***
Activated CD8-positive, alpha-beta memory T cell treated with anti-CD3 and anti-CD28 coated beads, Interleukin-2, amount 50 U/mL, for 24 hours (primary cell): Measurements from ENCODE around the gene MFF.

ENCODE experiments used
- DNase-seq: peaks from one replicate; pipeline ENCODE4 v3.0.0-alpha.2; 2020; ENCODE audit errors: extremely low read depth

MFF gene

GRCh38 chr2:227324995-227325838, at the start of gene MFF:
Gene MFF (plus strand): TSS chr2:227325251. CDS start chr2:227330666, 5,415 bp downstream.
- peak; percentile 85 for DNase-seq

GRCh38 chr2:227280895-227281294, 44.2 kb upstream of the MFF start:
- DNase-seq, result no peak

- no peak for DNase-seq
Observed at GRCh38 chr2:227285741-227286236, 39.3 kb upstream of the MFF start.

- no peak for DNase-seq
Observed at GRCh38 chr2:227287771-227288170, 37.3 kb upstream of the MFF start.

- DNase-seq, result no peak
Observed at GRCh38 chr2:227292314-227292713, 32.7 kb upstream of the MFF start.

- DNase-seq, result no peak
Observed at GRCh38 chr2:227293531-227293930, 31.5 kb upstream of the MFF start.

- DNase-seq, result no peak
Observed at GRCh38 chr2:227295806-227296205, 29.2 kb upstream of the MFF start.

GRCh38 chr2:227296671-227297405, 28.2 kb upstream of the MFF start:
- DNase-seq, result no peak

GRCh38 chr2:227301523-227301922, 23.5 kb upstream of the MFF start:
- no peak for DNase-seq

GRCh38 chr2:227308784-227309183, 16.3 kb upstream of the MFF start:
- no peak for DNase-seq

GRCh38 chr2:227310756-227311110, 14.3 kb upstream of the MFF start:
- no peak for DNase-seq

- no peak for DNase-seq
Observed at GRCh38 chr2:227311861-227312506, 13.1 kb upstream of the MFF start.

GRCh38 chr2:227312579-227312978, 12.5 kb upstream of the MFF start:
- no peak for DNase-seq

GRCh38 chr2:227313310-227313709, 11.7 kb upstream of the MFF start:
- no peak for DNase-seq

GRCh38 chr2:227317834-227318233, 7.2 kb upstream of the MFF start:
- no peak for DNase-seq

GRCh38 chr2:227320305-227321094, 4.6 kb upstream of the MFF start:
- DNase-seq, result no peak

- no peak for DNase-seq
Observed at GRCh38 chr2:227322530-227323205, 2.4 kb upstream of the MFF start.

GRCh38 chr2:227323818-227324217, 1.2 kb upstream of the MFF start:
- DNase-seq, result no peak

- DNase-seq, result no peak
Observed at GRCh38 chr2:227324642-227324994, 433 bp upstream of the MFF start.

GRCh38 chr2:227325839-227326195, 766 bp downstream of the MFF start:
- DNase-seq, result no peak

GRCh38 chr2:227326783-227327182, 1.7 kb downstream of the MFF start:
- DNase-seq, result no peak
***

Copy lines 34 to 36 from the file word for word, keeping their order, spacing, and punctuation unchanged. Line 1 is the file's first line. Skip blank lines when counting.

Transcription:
GRCh38 chr2:227317834-227318233, 7.2 kb upstream of the MFF start:
- no peak for DNase-seq

GRCh38 chr2:227320305-227321094, 4.6 kb upstream of the MFF start: